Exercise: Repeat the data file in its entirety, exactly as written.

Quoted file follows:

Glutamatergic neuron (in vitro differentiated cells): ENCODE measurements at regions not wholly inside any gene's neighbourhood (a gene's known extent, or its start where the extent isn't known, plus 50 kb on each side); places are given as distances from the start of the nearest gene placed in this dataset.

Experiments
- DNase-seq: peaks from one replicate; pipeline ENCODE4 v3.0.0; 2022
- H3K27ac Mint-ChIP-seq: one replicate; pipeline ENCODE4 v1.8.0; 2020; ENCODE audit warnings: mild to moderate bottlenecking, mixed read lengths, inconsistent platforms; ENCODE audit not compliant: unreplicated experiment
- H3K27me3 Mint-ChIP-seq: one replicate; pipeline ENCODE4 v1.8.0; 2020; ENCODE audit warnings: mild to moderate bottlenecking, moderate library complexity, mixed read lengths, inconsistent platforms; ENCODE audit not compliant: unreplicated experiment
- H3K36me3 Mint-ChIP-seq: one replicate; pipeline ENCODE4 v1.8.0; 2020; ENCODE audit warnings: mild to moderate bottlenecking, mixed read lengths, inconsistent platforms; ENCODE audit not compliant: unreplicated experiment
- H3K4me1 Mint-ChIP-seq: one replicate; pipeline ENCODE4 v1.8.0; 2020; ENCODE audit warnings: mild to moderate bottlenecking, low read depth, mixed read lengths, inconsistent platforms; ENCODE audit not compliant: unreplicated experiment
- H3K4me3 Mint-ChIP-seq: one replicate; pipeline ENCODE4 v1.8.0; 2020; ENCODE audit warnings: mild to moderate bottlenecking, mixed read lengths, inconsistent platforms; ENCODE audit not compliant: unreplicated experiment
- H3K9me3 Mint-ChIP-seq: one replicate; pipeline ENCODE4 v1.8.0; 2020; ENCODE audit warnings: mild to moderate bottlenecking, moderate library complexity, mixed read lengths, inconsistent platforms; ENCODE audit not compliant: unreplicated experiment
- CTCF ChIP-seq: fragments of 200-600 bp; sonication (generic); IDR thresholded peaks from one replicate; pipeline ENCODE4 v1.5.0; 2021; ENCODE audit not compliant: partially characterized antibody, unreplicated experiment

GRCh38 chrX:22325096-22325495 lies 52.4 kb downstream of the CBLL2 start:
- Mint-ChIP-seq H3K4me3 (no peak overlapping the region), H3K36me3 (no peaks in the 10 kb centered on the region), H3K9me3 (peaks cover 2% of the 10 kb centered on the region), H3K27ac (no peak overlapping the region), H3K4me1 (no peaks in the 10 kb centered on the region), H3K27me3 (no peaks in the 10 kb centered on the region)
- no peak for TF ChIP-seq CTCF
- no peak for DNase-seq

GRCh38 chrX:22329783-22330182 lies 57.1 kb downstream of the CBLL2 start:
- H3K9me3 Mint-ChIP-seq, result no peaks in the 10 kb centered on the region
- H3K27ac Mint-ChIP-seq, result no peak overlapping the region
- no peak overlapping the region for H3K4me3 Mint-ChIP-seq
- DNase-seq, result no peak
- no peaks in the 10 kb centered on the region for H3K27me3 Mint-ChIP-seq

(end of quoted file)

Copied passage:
Glutamatergic neuron (in vitro differentiated cells): ENCODE measurements at regions not wholly inside any gene's neighbourhood (a gene's known extent, or its start where the extent isn't known, plus 50 kb on each side); places are given as distances from the start of the nearest gene placed in this dataset.

Experiments
- DNase-seq: peaks from one replicate; pipeline ENCODE4 v3.0.0; 2022
- H3K27ac Mint-ChIP-seq: one replicate; pipeline ENCODE4 v1.8.0; 2020; ENCODE audit warnings: mild to moderate bottlenecking, mixed read lengths, inconsistent platforms; ENCODE audit not compliant: unreplicated experiment
- H3K27me3 Mint-ChIP-seq: one replicate; pipeline ENCODE4 v1.8.0; 2020; ENCODE audit warnings: mild to moderate bottlenecking, moderate library complexity, mixed read lengths, inconsistent platforms; ENCODE audit not compliant: unreplicated experiment
- H3K36me3 Mint-ChIP-seq: one replicate; pipeline ENCODE4 v1.8.0; 2020; ENCODE audit warnings: mild to moderate bottlenecking, mixed read lengths, inconsistent platforms; ENCODE audit not compliant: unreplicated experiment
- H3K4me1 Mint-ChIP-seq: one replicate; pipeline ENCODE4 v1.8.0; 2020; ENCODE audit warnings: mild to moderate bottlenecking, low read depth, mixed read lengths, inconsistent platforms; ENCODE audit not compliant: unreplicated experiment
- H3K4me3 Mint-ChIP-seq: one replicate; pipeline ENCODE4 v1.8.0; 2020; ENCODE audit warnings: mild to moderate bottlenecking, mixed read lengths, inconsistent platforms; ENCODE audit not compliant: unreplicated experiment
- H3K9me3 Mint-ChIP-seq: one replicate; pipeline ENCODE4 v1.8.0; 2020; ENCODE audit warnings: mild to moderate bottlenecking, moderate library complexity, mixed read lengths, inconsistent platforms; ENCODE audit not compliant: unreplicated experiment
- CTCF ChIP-seq: fragments of 200-600 bp; sonication (generic); IDR thresholded peaks from one replicate; pipeline ENCODE4 v1.5.0; 2021; ENCODE audit not compliant: partially characterized antibody, unreplicated experiment

GRCh38 chrX:22325096-22325495 lies 52.4 kb downstream of the CBLL2 start:
- Mint-ChIP-seq H3K4me3 (no peak overlapping the region), H3K36me3 (no peaks in the 10 kb centered on the region), H3K9me3 (peaks cover 2% of the 10 kb centered on the region), H3K27ac (no peak overlapping the region), H3K4me1 (no peaks in the 10 kb centered on the region), H3K27me3 (no peaks in the 10 kb centered on the region)
- no peak for TF ChIP-seq CTCF
- no peak for DNase-seq

GRCh38 chrX:22329783-22330182 lies 57.1 kb downstream of the CBLL2 start:
- H3K9me3 Mint-ChIP-seq, result no peaks in the 10 kb centered on the region
- H3K27ac Mint-ChIP-seq, result no peak overlapping the region
- no peak overlapping the region for H3K4me3 Mint-ChIP-seq
- DNase-seq, result no peak
- no peaks in the 10 kb centered on the region for H3K27me3 Mint-ChIP-seq